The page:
Sweet Little Girl

Sweet Little Girl


When I was 4, I had a vivid vision that the moon was an ice cream shop.

The bright white color and craters would send a chill down my spine, and I associated the cold with ice cream. In one of my day dreams, I went to the moon.

Just like driving to an ice cream shop, but up. I ordered blue ice cream with sprinkles and sat inside this cold shop, staring out into dusty hills and valleys on the moon, the Earth a lovely marble in the sky.

I remember my desires, my emotions, my dreams, but I can’t remember fear at this age.

There were huge impressions stamped into me at 4 years old.

“Be a sweet little girl”

“Don’t be so loud”

“That’s unlady-like”

“Jehovah doesn’t like this behavior.”

My parents used the Lord as a fear tactic to control my behavior. Being the scientist that I am, I always tested and pushed boundaries to see if what they said was true. In my little brain, God getting mad at me meant that a huge deluge would occur or a plague would come upon me.

I should mention I was a dramatic little girl with a strong imagination.

Cecile B Demille’s The 10 Commandments was my favorite movie.

I would always play the part of Nefretiri. She was beautiful, powerful, got to kiss Moses AND marry Rameses. It made sense that when God was angry, he would bring about frogs or boils or fire from the sky. Except, when I broke the rules set before me- none of that happened. I just got whipped and called names.

I was a wild little creature. I didn’t walk outside, I danced. I didn’t say good morning, I sang it. I loved to test, touch and spy. This fiery little being did not fit into the church or the world she was born into.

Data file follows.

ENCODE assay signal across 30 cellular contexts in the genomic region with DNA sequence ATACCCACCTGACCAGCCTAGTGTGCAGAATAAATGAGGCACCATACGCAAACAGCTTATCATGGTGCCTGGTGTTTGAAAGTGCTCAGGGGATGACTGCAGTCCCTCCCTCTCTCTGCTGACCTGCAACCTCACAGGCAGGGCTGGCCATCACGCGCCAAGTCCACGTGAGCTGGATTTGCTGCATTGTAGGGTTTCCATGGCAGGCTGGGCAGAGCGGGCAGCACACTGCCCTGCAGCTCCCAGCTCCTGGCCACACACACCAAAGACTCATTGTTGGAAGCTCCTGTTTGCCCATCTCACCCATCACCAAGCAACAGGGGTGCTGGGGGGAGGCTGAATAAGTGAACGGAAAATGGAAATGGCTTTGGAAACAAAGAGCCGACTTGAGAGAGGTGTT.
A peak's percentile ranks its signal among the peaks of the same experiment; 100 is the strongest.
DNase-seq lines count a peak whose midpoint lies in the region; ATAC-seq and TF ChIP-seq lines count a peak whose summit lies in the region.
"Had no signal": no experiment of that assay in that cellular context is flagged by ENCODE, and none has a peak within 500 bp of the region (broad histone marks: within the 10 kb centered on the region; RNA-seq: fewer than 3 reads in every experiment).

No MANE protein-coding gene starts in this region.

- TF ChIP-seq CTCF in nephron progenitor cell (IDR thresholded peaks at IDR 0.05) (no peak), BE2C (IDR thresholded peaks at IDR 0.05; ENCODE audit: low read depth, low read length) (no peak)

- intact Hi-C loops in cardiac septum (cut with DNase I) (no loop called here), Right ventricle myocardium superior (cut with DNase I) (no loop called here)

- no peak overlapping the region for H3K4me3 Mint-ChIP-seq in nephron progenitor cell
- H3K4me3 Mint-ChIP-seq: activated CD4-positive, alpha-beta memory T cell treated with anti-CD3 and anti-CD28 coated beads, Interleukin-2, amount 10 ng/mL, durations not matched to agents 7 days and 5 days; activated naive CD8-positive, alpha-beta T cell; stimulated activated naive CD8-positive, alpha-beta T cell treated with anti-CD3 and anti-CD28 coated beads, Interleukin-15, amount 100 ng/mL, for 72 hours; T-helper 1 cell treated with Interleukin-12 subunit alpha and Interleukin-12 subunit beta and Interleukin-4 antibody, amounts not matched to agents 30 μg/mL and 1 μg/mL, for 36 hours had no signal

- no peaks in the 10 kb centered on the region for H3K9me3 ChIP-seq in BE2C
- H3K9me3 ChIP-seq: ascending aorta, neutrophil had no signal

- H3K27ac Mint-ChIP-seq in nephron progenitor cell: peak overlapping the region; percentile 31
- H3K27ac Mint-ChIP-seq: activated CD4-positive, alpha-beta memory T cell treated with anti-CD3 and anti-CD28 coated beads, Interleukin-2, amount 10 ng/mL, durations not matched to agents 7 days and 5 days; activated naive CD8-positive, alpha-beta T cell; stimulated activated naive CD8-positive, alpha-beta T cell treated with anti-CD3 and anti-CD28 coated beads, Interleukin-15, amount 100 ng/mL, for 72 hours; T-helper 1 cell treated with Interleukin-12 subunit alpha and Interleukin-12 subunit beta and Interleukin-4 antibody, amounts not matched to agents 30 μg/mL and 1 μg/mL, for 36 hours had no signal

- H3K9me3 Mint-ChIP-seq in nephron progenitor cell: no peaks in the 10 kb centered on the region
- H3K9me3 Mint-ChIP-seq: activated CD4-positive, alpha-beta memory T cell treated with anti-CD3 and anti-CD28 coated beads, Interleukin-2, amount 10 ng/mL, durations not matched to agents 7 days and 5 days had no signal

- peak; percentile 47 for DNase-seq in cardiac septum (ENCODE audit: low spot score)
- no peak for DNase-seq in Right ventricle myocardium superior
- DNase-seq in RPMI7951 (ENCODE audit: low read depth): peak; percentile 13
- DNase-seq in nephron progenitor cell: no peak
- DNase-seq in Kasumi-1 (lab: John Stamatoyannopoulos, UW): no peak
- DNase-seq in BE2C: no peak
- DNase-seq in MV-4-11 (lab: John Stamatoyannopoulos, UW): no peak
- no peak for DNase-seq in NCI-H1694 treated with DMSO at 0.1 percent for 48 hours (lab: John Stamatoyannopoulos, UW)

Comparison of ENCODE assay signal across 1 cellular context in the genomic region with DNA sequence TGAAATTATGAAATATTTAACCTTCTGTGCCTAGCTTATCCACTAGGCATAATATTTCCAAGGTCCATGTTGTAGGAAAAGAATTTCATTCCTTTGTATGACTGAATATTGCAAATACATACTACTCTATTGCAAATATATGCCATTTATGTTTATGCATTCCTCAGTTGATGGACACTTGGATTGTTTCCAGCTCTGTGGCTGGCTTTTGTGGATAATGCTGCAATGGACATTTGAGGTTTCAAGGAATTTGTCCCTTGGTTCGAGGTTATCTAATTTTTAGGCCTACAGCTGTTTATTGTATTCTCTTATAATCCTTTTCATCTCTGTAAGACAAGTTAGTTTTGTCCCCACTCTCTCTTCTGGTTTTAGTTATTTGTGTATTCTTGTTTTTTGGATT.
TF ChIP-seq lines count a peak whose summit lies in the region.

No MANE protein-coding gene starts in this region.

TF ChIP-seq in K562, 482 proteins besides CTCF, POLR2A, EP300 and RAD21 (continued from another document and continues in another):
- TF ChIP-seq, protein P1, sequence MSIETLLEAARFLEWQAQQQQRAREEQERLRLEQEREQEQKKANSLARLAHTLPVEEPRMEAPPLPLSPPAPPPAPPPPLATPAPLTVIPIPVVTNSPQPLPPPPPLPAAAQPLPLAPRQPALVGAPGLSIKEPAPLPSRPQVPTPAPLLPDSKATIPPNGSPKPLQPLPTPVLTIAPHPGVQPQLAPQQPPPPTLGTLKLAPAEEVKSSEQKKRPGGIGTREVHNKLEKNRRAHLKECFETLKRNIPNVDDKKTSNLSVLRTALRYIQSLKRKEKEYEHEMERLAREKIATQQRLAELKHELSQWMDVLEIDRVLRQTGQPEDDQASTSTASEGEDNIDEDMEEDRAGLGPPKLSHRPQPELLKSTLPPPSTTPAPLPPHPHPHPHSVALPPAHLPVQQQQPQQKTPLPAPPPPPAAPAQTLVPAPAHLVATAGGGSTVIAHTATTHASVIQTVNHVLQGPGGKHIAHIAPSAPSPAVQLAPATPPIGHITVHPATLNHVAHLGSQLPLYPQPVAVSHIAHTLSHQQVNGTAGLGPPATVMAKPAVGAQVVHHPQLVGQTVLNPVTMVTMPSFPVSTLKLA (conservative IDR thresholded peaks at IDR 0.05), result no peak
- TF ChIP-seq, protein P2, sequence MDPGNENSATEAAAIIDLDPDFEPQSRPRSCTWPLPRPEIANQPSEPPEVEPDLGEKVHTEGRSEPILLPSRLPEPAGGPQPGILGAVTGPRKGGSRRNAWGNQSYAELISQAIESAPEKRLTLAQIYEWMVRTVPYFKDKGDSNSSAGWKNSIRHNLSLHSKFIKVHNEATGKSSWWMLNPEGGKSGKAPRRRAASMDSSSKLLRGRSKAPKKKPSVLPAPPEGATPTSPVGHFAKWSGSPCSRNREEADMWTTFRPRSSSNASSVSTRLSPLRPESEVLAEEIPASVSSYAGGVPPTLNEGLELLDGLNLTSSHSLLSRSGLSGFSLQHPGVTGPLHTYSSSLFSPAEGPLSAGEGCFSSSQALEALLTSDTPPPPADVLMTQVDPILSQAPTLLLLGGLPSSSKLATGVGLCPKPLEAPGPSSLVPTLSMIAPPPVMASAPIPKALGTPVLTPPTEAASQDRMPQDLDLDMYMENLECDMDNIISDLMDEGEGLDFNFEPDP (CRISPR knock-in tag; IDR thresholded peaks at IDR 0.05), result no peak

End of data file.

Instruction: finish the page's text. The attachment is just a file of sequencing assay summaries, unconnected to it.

I felt things strongly and unable to hide these feelings, I couldn’t shut my mouth. This did not align with the idea that women were supposed to be submissive, mild and meek. I always had food on my face and couldn’t sit still to save my life or my behind.

This precious little girl didn’t realize she never wore the right clothes, and didn’t care. I made friends with anyone I talked to. I loved listening to people’s stories.

I made the best out of going to the Kingdom Hall.

It was a time I could sit and daydream. I had my friends that I would charm and bat my eye lashes at. One was Brother Driscoll. He had curly silver hair and dark spots on his gnarled hands, and he adored me. He’d always have a pocket full of butter scotch or peppermint. I remember one Sunday I galloped over to him and said “Whatcha got?” with a big smile. He handed me a peppermint candy and gave me a wet kiss on my cheek. I was skipping back to our seats, happy as a lamb. My older brother Jon didn’t talk a lot and kept to himself, but the fact that I had candy and he didn’t did something. He snatched my candy. He was much bigger and stronger than me, so I did what I could. I bit him.

Unfortunately, my mom was in view when this happened. She was a sturdy woman with large hands and forest green eyes. She wrenched my little arm and I knew I was getting spanked.

On our trip to the bathroom, she stopped in front of each person we passed to explain how I was a bad girl for biting my brother and that she was going to make sure I turned out right. The whole time I was wriggling to get out of her death grip, which didn’t happen.

She then stopped in front of Ben Driscoll and told my friend that I had bitten my brother and that I was bad. At first he looked confused, then he looked disappointed. I couldn’t look him in the eye. I could feel tears form in my eyes and my face got hot. I didn’t want my friend to think I was bad. I wasn’t, was I?

She whipped me good. I sat completely frozen in my seat for the rest of the day, still thinking about what happened. I had on a sky blue cotton dress, one of my favorites. My stringy blonde hair, cut into a bob. I still can see a picture of myself sitting in that seat. Questioning why that happened.

It marked a day when I was angry at my mother for not understanding, confused at myself for my emotion, and sad that my friend might think I was bad.

This idea of being the sweet little girl stayed with me into my adult life, and I couldn’t shake her.

I thought that if I catered to people and made them comfortable, then I would be safe and could earn love.